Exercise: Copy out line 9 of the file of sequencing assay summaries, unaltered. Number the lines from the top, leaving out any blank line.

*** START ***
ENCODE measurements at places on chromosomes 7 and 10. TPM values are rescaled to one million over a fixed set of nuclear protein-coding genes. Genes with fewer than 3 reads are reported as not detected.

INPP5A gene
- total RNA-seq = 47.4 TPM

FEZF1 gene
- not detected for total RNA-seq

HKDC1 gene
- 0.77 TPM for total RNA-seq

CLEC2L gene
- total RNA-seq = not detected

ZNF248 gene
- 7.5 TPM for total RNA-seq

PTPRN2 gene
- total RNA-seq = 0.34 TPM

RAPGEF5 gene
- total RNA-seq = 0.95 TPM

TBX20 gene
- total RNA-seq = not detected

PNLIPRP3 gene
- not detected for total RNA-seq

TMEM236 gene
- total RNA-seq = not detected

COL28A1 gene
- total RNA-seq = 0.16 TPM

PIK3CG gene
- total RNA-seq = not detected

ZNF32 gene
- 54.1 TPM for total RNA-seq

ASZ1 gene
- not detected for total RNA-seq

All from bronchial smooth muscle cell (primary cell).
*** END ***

- total RNA-seq = not detected